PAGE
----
19 October 2019
Corrupt, state capture nuclear deals lives on in new IRP
“We are dismayed that the government has included nuclear in its new Integrated Resource Plan (IRP) released yesterday,” said Francesca de Gasparis, Executive Director of SAFCEI, the Southern African Faith Communities’ Environment Institute.
The state has failed yet again to keep its commitments to choose least cost energy sources, as announced by the President in September, and in the draft version released in March 2019. The IRP is meant to provide a clear roadmap, a “determination” of the energy sources that will be used to supply the country with electricity. Following the last draft, there was some hope of an increased emphasis on renewables and decommissioning of nuclear and coal as sources of power. The latest version shows that least cost modelling and climate science have been ignored. The decisions in this version of the IRP presented by the Minerals and Energy Minister, Gwede Mantashe, will hit South African citizens in their pockets when they can least afford it.
SAFCEI is shocked that nuclear still features in the plan at all, not only because of the cost burden it will place on citizens, but because of the health and environmental risks nuclear poses. The inclusion of nuclear points to undue influence on decision making that was present during the Zuma presidency, and that state capture forces remain influential in government. It is immoral to allow the nuclear lobby to wreck the country’s energy system and burden the country with escalating costs.
“We are likely to see electricity tariff hikes as a result of continued reliance on nuclear. The extension of Koeberg power plant and modular nuclear energy plants are problematic on many levels. None of the government’s previous plans for nuclear have produced affordable or safe energy for our country, and billions of rands have already been wasted on failed attempts. The previous nuclear deal was ruled unconstitutional and illegal in 2017. Our submission to the Zondo Commission shows how nuclear procurement was directly implicated in state capture. Why are we once again having to say ‘No More Nukes for South Africa’? There are cleaner, cheaper and safer energy options,” commented de Gasparis.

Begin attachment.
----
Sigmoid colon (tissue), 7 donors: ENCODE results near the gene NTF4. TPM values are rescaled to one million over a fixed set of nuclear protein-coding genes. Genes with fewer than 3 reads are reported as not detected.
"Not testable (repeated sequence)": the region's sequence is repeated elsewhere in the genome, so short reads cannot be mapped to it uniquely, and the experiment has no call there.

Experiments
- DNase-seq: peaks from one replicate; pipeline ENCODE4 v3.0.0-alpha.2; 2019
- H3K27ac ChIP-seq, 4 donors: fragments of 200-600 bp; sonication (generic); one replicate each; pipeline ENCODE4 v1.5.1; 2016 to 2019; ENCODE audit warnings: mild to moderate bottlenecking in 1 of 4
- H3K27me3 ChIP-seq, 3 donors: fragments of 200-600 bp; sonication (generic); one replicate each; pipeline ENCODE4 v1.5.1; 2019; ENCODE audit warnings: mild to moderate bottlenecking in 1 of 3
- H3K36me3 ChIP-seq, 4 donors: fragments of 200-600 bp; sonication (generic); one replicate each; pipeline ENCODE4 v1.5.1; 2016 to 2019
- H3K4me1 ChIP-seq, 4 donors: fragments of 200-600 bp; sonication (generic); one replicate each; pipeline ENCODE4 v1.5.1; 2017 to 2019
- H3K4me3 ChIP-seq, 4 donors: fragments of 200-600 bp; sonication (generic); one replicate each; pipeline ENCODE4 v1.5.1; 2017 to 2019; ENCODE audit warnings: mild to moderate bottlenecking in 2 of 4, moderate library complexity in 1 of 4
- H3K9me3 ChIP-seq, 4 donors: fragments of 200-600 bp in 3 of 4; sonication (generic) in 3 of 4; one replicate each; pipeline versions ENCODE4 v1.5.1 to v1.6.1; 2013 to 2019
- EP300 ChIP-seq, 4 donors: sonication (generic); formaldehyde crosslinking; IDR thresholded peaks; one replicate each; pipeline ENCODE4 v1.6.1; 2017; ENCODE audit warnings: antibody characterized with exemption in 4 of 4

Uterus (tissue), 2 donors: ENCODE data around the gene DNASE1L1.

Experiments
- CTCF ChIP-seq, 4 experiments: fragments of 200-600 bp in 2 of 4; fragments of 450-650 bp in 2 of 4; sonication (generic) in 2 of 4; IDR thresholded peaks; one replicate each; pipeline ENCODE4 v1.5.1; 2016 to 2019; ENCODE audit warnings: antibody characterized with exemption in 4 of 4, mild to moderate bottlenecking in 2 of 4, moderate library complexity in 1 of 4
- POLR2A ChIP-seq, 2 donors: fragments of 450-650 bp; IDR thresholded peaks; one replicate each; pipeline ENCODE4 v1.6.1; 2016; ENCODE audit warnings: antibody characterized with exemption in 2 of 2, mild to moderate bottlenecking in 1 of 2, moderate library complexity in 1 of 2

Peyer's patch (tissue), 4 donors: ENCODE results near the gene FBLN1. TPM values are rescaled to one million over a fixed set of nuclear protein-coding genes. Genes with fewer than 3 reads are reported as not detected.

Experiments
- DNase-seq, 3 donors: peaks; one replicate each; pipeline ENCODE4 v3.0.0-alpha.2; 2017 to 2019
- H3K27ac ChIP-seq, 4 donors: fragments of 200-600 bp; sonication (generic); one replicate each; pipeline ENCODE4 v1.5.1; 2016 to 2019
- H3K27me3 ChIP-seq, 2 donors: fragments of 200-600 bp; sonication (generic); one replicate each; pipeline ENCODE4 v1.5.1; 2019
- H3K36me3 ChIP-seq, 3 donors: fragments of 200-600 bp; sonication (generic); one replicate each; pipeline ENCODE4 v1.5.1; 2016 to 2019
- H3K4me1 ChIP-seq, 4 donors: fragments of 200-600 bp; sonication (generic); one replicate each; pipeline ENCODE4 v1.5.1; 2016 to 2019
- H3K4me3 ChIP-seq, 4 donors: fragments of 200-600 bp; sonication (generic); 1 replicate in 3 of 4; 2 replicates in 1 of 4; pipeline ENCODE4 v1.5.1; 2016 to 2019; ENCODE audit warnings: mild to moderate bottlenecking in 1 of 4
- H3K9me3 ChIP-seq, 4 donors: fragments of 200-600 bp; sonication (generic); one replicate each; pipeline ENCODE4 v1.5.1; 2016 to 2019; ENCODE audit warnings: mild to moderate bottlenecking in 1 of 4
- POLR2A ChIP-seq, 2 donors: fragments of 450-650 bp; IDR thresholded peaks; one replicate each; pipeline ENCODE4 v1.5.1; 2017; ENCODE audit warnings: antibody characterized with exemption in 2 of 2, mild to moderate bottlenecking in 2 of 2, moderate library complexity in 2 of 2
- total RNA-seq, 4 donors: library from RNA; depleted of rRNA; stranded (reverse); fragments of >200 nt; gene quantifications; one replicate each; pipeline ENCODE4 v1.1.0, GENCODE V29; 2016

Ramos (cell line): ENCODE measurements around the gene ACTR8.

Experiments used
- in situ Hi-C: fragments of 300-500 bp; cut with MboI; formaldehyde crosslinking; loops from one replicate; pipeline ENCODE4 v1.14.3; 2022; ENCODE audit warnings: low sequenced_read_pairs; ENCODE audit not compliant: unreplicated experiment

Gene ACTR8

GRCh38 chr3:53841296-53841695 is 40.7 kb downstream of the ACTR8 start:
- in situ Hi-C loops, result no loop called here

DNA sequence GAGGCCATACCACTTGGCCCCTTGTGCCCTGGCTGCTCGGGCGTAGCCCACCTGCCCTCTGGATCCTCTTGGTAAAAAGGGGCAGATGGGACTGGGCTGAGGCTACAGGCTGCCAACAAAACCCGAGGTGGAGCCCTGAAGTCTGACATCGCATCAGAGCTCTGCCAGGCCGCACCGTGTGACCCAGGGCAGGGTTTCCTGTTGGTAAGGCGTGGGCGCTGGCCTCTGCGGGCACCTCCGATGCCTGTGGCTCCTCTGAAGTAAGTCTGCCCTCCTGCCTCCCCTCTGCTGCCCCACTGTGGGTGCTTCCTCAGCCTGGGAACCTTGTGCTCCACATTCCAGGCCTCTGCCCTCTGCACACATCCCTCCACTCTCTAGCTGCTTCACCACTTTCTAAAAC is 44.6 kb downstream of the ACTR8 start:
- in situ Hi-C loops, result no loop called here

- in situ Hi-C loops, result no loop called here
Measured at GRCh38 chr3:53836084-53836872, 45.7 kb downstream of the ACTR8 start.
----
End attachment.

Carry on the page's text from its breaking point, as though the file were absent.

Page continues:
Hopes for expanding the existing renewables industry in order to create jobs have also been dashed by the today’s IRP. Renewables are now the cheapest and easiest way to provide energy access to households that are not connected to the grid. They are decentralized and could help South Africa tackle its energy needs in the most cost effective, efficient and socially just way.
Nuclear energy will not help us to adapt or build resilience to the climate crisis. Extending the lifespan of Koeberg Power Station to beyond 2024 and acquiring a safety license for an additional 20 years is an indicator that government is ignoring financial, environmental and health costs to South Africans.
Beyond escalating electricity costs, nuclear is a bad option for South Africa because it leaves a toxic legacy of radioactive waste for which there is no safe disposal. Invisible radioactive vapour and particles are also emitted from time to time during operations. Nuclear power is fueled with uranium, the mining of which creates health and environmental hazards. Uranium mining communities are already being affected.
An “energy mix” with nuclear, coal, and gas from fracking and ocean drilling will have dire consequences for the environment and poor communities who are forced to struggle and defend themselves against predatory mining companies as experienced, among others, by the Mfuleni community, so threatened by coal mining on the border of the Hluhluwe-Imfolozi game reserve in KZN.
Now more than ever, we need to prioritise energy options that will give us sustainable economic development prospects, clean energy as well as addressing the climate change commitments according to the Paris Agreement. We call on government to fulfill its promises and re-consider presenting an IRP with no nuclear and a clear investment in renewables in the energy mix so that communities do not have to continue to pay a costly price with their lives and the environment.
For interviews please contact Tamzyn Pamplin, SAFCEI on 021 701 8145 or 079 599 7694. Email firstname.lastname@example.org for interview requests.